To begin writing about Joe Hardesty’s work for Audio/Visual, the latest edition of The Present Group, I began by holding my test pressing of the new issue: examining the forms within the stiff cloth-covered record case, the sheaves of paper printed with elegantly composed text, sliding the record itself out of its paper sleeve—considering the package as an object. I appreciate the simplicity of this set and see Hardesty’s philosophy and austere sense of materials at work here. Hardesty’s newest work revolves around time- and text-based experimentation, while utilizing a strict economy of form; there is a sense of tight control in the way the record is put together, in both the text printed on the sleeve and in all of the material choices evident in this edition.

The feeling of experiencing a highly mediated work grows stronger in listening to the elegantly executed tracks contained on Hardesty’s record. I’d prior listened to the tracks as mp3s that showed up in my Dropbox folder one day, which was an even stranger encounter than perusing Mr. Hardesty’s website or having this elegant package in my hands. Before the record had even been pressed, I listened to the rising and falling of a stranger’s voice, in headphones, one Sunday morning, via raw audio tracks. Listening to the tracks and knowing a record would be on its way soon, I felt anticipation in knowing that this object would bring about a new dimension to the work. If drawings were once seen as the preparatory work, a lesser-finished product than the studio painting, then listening to Hardesty’s raw audio tracks was akin to listening to drawings, with the clean white record itself serving as a highly controlled final product.

I also explored the work of Joe Hardesty as images online: hand-drawn text that appears to describe the act of creation or the process of another work in progress. His work is photographed in gallery settings or tightly cropped into drawings, mediated further by a laptop screen on which I view them. Hardesty states in his description of the Text Drawings series that he wants to make “the act of imagination… both visible and entertaining.” It is also his clear intent to mediate the acts of making and looking; and to control the experience of time and material for his audience, with precisely rendered text drawings and even more so with these audio tracks. Hardesty, most expressly with the record produced as Audio/Visual, Issue 19 of The Present Group, holds his audience captive in giving them his renderings of the created world around him.  In each audio track, he is seemingly describing a work of art in front of him, but he denies visual access to his listening audience. He uses quite plain language that captures quotidian scenes such as grey cobblestone warmed by sunlight in the opening track, Finest Looking; and more bizarre and grotesque ones, such as anthropomorphic safari animals being observed by a group of obese spectators who are eating Kentucky Fried Chicken, in Lions. With a satisfying economy of language, Hardesty gives the impression that a finished work exists, and he acts as the sole agent of such works. It remains a mystery where or if a finished work exists at all, outside of his text and audio renderings.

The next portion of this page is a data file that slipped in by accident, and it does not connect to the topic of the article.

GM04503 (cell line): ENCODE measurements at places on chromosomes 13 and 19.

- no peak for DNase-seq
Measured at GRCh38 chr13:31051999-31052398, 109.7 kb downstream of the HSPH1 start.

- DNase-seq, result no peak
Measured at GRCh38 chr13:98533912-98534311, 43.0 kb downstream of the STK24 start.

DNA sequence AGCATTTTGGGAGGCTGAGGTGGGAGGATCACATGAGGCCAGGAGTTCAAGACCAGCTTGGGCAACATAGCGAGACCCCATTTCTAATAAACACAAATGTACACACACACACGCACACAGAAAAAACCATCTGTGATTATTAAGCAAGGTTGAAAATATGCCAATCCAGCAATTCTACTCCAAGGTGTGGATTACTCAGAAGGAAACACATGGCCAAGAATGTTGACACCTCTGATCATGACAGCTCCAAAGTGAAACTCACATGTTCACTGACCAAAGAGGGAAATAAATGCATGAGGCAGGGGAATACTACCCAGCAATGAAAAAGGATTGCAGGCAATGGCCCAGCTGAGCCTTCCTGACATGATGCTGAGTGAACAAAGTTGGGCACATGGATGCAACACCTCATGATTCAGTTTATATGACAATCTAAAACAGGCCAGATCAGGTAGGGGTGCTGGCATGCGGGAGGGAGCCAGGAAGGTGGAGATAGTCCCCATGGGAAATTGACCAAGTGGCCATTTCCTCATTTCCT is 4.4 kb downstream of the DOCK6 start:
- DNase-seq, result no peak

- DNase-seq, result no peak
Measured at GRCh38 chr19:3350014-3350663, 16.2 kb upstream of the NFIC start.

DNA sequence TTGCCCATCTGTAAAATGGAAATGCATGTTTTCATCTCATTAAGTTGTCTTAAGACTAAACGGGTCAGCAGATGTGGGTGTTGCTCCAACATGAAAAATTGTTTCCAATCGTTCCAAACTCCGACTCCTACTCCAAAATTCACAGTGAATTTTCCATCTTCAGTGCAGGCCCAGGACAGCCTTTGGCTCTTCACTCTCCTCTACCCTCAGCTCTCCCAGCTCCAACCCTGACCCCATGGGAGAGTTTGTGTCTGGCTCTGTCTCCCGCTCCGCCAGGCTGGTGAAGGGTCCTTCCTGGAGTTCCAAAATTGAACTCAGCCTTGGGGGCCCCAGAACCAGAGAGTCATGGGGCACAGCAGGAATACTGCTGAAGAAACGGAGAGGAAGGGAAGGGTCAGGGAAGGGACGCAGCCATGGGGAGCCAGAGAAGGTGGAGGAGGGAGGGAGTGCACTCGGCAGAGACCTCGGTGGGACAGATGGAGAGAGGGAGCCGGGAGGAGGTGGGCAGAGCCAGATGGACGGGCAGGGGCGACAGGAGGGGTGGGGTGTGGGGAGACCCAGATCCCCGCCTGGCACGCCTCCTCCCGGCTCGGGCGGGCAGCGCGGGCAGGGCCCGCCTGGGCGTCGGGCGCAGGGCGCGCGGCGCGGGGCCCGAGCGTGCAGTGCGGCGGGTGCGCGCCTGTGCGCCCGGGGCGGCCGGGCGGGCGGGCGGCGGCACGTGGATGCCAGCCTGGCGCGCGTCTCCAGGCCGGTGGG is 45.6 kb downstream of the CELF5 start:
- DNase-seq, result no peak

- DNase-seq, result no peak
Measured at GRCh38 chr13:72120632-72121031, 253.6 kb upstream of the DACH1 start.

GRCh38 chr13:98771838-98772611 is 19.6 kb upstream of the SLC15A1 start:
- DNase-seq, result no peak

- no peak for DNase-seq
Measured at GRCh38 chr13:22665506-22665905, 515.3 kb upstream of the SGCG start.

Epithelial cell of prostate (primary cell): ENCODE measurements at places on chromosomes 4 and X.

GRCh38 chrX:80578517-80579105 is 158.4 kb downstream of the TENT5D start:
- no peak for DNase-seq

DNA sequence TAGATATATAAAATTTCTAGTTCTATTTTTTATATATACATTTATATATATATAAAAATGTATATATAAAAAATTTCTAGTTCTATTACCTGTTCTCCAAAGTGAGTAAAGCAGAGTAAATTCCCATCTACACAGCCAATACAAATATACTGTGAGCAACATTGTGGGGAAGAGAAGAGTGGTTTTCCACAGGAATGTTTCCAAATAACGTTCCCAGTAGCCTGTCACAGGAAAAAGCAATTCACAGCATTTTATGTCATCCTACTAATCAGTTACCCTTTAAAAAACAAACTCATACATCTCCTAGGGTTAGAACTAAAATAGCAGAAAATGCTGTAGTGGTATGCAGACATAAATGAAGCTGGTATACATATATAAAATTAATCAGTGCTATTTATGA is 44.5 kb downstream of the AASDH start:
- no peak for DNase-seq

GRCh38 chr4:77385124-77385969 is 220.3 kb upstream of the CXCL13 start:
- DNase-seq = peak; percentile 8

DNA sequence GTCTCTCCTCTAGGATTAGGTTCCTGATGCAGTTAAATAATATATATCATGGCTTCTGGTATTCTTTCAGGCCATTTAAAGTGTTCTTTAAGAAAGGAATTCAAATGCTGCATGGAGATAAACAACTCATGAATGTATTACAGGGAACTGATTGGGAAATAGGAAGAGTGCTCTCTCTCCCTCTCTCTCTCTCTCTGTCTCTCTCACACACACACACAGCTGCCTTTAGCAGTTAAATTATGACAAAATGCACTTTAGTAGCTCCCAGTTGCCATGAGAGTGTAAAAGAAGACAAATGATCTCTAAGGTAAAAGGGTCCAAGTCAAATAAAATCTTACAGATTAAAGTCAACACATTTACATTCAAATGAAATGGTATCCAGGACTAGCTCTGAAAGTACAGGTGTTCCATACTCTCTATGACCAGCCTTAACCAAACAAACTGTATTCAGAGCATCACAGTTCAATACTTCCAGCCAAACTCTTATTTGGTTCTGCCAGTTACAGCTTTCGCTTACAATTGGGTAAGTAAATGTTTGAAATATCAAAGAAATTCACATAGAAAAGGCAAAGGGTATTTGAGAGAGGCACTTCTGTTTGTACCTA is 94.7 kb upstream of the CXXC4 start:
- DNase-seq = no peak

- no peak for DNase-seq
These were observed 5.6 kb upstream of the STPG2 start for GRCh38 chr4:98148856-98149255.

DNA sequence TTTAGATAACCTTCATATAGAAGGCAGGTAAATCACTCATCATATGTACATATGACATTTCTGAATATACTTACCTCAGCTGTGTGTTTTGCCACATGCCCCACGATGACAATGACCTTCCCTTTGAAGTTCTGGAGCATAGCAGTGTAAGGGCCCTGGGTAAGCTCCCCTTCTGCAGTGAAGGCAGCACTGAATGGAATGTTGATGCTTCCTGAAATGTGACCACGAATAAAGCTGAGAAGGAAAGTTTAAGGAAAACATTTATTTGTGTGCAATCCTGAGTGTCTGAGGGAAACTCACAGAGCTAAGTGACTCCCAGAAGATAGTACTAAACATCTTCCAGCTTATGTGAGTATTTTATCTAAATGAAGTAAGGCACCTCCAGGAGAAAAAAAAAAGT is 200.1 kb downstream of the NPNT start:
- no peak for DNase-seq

Joe Hardesty:  Vikings  2009  Pencil on Paper  27.5” x 39.5”    image courtesy of the artist

Similar to Washington, D.C.-based artist Molly Springfield, there is an aspect of deception in viewing Hardesty’s visual, text-based work. Springfield has spent years creating meticulous drawings of seminal texts, in photo-realistic renditions of photocopies of those texts. Her work brings up a similar tension between text and image; she brings to light the evidence of a hierarchy but then turns it on its head. Hardesty too plays this game with his pronouncements of the works he wishes the viewer to experience through him. He acts as mediator whether he is creating works that describe another work, or reading the poems that populate his drawings.

Molly Springfield:   Page 5   Graphite on paper   11 x 17 inches   image courtesy of the artist

An evolving thought occurs to me as I’ve been learning more about Hardesty’s work: I’m struck by how poetic, restrained and spare it is in its material considerations, but upon continuous listening and viewing there is a great sense of playfulness even in light of how tightly executed and controlled his finished works may be. The forebearers of Hardesty’s practice include poets and artists such as Sol LeWitt, Bruce Connor and Mel Bochner, as well as Ian Hamilton Finlay and other concrete poets who drove the conceptual art and concrete poetry movements of the 1960s. All of these artists investigated their own means of mediating artistic and linguistic experiences, as does Hardesty in the audio tracks accompanying this essay.  All of the aforementioned artists work with the ideas of language and time as material; each of them, even in experimentation, exhibits great control over their material. Hardesty, much like his predecessors, serves his listeners the experience of looking, but in a manner wholly controlled by the artist himself.

Hardesty, in giving us these text drawings in the form of audio tracks, pressed onto vinyl, is dictating the terms of our engagement with the work. The record begins: “This drawing looks down a steep hillside street paved with grey cobblestones…” Suddenly, I remember how time seems to slow down when listening to a record… how it holds your attention, without headphones, without a practical way of rushing from points A to B while still listening. I must stay close and flip the record when it is time and I realize that this is exactly how Hardesty meant for me to experience his sound works.  Hardesty, in every aspect of artistic execution, smartly wields the controls.